Rates, prices and stocks will determine the fate of the Denton housing market in 2023

Denton’s housing market starts the year on a new footing and with yet another opportunity to absorb higher interest rates.

Home sales ended 2022 continuing their downward trend. December sales fell 19% year-over-year. A major round of year-end discounts by local builders helped push pending sales to near zero year-over-year.

Aaron Layman

These discounts and promotions have also helped drive home prices down. The median home price in Denton fell $20,000 in December. This resulted in a $55,000 (13.4%) decline in local home prices from their summer peak. House prices in Denton have lost almost all of their growth in 2022. Prices in December rose by only 1.4% compared to the same period last year.

This leaves a number of home buyers in the spring and summer in an unenviable position. Many DFW buyers who bought properties in the spring and summer of 2022 are now sitting in homes that cost less than they paid for them. It turns out that home prices can and sometimes do fall. They could drop sharply when your central bank is forced to reverse a decade of easy money policy.

The message finally reaches consciousness. Quantitative tightening by the Federal Reserve is real. It’s real, whether market participants like it or not. It took some time for sellers to realize that the market is changing in 2022.

As soon as reality set in, the reaction function became abrupt. The average percentage of listings in Denton has plummeted during the last half of the year as sellers realize that homes don’t cost as much when interest rates double. The median percentage of the list for December fell to 96.5%. The average percentage of the list fell to 94.9%.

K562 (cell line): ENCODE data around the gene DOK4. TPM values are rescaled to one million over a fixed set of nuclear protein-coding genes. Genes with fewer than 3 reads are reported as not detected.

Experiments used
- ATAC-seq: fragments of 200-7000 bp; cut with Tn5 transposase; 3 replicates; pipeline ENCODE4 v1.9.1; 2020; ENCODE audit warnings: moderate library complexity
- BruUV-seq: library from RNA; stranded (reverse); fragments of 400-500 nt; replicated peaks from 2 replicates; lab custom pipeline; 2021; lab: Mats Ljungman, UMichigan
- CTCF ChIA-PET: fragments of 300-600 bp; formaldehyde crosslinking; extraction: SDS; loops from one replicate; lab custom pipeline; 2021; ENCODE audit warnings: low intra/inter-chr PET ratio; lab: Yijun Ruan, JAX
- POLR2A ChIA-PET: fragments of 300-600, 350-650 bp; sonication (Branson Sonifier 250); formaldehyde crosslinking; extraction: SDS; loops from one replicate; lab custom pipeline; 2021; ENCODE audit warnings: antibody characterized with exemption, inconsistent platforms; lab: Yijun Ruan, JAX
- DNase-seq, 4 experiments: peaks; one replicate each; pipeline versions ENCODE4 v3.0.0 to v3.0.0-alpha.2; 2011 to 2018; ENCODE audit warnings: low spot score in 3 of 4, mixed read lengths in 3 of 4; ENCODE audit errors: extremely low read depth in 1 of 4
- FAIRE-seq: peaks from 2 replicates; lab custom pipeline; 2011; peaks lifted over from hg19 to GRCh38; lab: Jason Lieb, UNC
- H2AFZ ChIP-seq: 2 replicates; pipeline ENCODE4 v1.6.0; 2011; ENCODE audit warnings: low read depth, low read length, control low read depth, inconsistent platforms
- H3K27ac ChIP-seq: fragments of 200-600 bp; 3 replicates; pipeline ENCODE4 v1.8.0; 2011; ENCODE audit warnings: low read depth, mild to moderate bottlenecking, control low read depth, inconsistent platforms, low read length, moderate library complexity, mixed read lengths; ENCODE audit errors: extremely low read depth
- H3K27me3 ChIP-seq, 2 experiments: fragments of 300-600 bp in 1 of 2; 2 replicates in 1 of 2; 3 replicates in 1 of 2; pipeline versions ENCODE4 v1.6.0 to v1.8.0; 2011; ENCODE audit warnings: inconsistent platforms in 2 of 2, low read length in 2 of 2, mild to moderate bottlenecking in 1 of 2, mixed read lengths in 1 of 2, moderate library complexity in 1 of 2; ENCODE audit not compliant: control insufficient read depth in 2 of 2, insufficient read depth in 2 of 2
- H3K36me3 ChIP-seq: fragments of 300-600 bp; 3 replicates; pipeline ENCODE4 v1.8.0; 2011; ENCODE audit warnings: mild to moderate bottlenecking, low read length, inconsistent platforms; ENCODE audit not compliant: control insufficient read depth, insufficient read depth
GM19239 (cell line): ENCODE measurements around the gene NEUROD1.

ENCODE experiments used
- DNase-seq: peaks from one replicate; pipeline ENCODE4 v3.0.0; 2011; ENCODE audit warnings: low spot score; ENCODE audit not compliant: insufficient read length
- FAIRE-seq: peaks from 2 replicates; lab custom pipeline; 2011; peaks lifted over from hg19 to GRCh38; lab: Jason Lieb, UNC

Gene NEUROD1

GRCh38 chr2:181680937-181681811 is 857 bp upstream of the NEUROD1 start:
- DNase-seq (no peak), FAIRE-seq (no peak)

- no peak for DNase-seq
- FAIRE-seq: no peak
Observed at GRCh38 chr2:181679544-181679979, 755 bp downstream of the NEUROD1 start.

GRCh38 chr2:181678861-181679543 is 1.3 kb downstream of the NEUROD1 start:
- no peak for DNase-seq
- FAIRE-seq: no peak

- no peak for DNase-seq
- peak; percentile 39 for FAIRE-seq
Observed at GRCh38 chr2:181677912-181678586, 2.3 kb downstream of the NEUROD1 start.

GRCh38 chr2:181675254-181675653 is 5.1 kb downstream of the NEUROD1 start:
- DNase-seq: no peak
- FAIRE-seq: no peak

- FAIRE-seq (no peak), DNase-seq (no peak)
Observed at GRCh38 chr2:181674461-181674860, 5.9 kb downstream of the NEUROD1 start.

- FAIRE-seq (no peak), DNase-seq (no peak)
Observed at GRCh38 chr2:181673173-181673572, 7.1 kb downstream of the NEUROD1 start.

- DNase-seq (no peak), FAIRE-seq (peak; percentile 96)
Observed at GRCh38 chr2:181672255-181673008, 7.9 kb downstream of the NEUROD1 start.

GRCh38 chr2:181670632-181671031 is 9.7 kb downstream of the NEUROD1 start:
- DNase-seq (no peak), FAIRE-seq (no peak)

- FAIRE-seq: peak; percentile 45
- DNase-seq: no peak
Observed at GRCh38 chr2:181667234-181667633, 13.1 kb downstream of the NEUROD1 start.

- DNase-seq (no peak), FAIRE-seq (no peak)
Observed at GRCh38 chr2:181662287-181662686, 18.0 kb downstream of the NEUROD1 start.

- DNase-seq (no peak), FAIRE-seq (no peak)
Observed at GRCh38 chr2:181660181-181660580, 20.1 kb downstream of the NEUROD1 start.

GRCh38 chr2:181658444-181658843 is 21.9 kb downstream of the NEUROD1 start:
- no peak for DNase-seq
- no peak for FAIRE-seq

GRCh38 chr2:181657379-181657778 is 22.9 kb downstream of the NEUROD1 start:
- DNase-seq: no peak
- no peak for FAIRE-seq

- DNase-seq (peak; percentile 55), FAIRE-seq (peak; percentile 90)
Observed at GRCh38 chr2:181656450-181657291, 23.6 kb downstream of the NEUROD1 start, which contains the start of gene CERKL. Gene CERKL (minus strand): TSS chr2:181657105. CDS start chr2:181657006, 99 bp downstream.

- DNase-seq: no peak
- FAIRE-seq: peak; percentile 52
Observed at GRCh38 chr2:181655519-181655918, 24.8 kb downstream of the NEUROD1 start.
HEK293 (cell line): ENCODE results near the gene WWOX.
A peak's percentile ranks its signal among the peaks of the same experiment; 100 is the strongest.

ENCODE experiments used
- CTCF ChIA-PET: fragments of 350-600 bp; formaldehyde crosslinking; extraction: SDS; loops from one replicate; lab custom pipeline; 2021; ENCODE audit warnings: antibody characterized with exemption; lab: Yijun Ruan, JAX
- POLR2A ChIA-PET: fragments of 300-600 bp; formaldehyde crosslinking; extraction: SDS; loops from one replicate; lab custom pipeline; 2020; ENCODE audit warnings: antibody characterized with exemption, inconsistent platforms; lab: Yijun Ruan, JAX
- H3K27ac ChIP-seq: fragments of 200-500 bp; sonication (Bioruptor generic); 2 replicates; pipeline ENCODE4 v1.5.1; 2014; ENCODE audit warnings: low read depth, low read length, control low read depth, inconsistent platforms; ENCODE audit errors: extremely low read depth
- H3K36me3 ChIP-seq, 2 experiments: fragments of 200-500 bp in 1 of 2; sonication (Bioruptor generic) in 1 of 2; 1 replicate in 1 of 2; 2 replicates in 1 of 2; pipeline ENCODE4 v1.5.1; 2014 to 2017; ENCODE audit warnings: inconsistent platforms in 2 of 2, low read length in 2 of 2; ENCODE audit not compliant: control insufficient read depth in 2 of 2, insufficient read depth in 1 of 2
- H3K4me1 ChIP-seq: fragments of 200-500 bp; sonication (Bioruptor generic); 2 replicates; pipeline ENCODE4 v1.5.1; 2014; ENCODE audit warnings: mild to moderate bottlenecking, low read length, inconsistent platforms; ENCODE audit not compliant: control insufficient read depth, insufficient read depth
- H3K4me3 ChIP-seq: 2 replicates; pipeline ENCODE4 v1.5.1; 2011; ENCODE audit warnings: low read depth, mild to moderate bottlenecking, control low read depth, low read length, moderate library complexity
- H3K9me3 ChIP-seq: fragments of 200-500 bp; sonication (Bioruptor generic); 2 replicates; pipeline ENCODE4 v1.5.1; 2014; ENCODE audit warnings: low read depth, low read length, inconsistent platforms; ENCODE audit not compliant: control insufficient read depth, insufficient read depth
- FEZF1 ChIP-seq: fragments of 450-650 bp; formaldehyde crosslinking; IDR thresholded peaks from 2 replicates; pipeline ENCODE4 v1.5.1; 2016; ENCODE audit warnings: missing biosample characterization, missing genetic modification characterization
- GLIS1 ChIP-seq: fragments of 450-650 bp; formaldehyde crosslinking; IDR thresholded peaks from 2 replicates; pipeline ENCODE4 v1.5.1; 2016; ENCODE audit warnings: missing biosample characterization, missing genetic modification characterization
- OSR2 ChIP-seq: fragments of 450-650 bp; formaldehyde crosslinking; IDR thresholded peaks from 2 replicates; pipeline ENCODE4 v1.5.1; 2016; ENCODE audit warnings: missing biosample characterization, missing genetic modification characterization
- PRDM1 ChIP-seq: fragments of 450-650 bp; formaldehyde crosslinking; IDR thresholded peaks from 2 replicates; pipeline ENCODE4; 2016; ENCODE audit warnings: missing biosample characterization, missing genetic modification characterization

Buyers have devoured much of the available supply at the end of the year, but there is still inventory waiting to hit the market. A new sales season is approaching, and with it another restocking. The builders managed to get rid of some stocks, but there is a lot of unfinished work. Many unsold homes that have been taken off the market will soon reappear.

The big question for 2023 remains how high and for how long. There are still a few more rate hikes scheduled on the Fed calendar. Once the Fed hits rate caps, it may have to leave them there for a while. We are still in a strange dynamic where some prices remain consistently high while others have bounced back. Lumber prices, for example, are almost back to normal. Many other items are missing.

Inflation, mortgage rates and liquidity continue to drive the housing market. There is always hype and excitement around “unmet demand”. In the end, it is rates, prices and stocks that will determine the fate of Denton’s housing market this year. Availability is what drives demand. At present, it appears that the housing market may need additional relief in this area. Either rates are falling or prices have more room to fall.

The good news for potential homebuyers is that the market rebalancing will continue into 2023. Many potential home sellers are still enjoying significant capital gains. Real estate brokers and salespeople probably won’t like the continued softness in the housing market, but that’s okay.